Consejo Latino: Networking, Resourcing, Connecting in the Christian Reformed Church

Consejo Latino: Networking, Resourcing, Connecting in the Christian Reformed Church
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Iglesia Todas Las Naciones, recognized as an emerging congregation of the Christian Reformed Church at the February meeting of Classis Zeeland, joins 50 Spanish-speaking congregations in the denomination. Over the past nine years, this growing branch of ministry has been encouraged and supported by Consejo Latino, an active network of Hispanic ministry leaders within the CRC and beyond. 

It all started around a table in Ancaster, Ont., where Jose Rayas, church planter, father, and teacher at All Nations Seminary (El Paso, Tex.), was attending Synod 2012, the annual general assembly of the CRC. As Rayas spoke with other pastors, the dearth of networking and shared resources among Hispanic pastors in the CRC became apparent. With pastors Gianni Gracia and Eduardo Gonzalez, Rayas planned a gathering. In November 2012, 40 pastors met in El Paso. They shared dreams and grief and pooled resources. A year later, a core group from the gathering formed a catalyzing group, and in 2015 Consejo Latino officially formed. Rayas became secretary in 2017. 

Martha Villafane is the pastor of Latin American CRC in Anaheim, Calif., a mentor for church planters with Resonate Global Mission, and, for the past two and a half years, board member of Consejo Latino. She said before the network, Latino church planters and pastors lacked a connection with denominational leadership. In fact, when Consejo Latino created a database of Hispanic churches in the CRC, they discovered double what church records said existed. “We wanted to create something new to support all our Latino churches because they are so alone,” Villafane said.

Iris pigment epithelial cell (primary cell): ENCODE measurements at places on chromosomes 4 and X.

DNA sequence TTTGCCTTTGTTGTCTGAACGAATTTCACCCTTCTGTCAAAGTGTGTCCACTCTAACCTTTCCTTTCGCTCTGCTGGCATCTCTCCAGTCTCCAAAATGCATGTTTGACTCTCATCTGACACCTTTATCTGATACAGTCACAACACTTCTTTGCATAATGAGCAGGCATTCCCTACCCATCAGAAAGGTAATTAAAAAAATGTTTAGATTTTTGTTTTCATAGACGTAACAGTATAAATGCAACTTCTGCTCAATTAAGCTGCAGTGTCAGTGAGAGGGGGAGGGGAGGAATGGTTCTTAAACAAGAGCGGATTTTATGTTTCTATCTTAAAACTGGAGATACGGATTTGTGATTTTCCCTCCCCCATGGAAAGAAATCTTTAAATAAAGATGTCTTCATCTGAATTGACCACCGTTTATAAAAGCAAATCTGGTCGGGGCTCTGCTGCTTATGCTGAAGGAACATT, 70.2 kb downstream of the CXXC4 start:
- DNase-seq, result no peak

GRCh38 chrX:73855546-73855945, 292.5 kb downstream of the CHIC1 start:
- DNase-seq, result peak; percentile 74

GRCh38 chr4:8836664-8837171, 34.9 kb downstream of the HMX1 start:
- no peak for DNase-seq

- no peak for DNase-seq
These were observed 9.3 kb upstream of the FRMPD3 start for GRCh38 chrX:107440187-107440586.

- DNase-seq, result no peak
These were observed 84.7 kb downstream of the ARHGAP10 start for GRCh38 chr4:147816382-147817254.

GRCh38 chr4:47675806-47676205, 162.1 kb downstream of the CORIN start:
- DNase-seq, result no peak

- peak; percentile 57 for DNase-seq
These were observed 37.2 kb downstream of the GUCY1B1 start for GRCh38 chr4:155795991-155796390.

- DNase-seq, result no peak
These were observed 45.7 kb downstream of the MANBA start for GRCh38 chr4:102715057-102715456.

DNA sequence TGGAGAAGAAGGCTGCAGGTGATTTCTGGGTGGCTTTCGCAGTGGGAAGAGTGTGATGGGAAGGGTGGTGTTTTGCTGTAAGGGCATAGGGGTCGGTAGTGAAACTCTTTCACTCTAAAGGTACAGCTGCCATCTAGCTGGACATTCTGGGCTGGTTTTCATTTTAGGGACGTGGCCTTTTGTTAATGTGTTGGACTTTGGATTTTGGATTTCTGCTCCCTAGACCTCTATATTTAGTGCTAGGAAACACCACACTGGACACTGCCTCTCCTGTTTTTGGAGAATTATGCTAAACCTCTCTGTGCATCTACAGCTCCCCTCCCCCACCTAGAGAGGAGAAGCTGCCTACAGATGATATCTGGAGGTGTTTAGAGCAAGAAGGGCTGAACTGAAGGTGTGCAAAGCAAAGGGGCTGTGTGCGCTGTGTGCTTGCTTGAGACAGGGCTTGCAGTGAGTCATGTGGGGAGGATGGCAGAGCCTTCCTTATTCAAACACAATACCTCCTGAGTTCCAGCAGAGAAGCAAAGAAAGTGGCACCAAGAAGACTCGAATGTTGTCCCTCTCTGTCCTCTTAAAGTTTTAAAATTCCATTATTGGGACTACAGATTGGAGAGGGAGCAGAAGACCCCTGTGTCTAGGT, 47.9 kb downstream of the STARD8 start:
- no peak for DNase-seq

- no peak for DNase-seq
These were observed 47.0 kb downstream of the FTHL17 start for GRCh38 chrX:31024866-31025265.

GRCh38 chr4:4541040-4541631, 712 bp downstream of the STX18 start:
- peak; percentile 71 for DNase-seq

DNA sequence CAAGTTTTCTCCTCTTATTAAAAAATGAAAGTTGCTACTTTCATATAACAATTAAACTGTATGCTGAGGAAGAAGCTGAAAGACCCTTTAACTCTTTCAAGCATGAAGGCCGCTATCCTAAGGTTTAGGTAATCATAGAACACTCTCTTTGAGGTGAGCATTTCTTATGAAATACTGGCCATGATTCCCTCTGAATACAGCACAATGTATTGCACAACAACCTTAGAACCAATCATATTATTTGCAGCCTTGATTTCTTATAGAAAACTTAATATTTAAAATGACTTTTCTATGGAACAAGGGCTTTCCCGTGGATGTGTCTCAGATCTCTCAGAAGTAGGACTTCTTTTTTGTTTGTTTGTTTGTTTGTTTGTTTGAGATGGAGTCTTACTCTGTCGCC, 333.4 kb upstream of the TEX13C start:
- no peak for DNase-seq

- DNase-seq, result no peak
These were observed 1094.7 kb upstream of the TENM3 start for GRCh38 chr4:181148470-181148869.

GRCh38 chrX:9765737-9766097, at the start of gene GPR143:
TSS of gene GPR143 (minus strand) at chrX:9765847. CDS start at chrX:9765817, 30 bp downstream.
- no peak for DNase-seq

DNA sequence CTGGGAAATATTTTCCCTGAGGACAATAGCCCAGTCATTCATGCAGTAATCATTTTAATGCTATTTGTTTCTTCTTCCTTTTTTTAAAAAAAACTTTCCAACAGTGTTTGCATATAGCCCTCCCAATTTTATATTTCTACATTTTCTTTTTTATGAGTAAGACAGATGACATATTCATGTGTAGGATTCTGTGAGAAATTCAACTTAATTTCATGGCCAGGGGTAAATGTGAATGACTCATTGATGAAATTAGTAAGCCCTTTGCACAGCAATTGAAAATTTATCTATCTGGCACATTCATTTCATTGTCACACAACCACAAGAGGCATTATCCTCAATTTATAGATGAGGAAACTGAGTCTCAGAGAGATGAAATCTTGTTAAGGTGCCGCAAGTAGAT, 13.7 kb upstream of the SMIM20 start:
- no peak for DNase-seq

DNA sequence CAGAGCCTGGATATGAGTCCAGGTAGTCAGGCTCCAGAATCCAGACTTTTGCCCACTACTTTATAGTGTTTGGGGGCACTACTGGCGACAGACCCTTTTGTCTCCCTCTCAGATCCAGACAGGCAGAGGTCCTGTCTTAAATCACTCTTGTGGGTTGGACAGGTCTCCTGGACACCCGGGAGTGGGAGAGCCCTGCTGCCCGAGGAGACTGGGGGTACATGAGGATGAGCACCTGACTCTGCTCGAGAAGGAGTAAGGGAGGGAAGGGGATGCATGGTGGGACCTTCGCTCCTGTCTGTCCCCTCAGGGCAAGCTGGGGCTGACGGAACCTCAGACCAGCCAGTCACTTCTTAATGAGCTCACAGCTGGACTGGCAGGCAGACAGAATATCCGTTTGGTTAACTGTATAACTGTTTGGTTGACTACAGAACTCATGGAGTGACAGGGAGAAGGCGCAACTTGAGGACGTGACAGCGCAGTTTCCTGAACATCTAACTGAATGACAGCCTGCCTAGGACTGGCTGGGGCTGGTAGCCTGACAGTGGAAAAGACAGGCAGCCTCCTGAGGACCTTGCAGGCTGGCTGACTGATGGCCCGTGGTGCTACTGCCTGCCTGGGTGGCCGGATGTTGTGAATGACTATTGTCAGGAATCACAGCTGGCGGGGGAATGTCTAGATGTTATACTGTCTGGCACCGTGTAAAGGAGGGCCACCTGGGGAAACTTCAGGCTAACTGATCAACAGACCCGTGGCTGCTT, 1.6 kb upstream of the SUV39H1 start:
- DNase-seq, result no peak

“We’re experiencing just about everything for the first time,” said Rayas. “We’ve never had this level of involvement in the past. (We are) the first council to represent the Hispanic ministry (in the CRC) and to interact between them and the denomination as a whole.” 

With everything so new, Consejo Latino routinely convenes to evaluate their productivity, obstacles, and strategy. The most recent review came at the close of 2020, noting that in the past three years the group had hosted four regional conferences and four teaching seminars for Hispanic churches interested in joining the CRC. 

Training Pastors

The seminars introduce participants to Reformed identity, CRC history and church order, creeds and confessions, hermeneutics, and more. It’s brought a “tremendous impact,” said Rayas, who is passionate about doctrinal unity and multicultural diversity in the CRC. “Some of the folks we had in Phoenix, in example, came as far as from New Jersey. One was a pastor who wanted to affiliate with the CRC because of what he had heard but he wanted to know for sure.” Many churches are “disgruntled with their denominations because of the beliefs they’re trying to put on them,” Rayas said.

In the CRC, ordination is a prerequisite to applying for funds for church plants or emerging churches, so Consejo Latino has concentrated efforts into providing resources for those seeking ordination. Rayas, Villafane, and Harold Caicedo, president of Consejo Latino, teach Spanish Language Institute in Ministry, a CRC training for pastors not yet ordained in the denomination.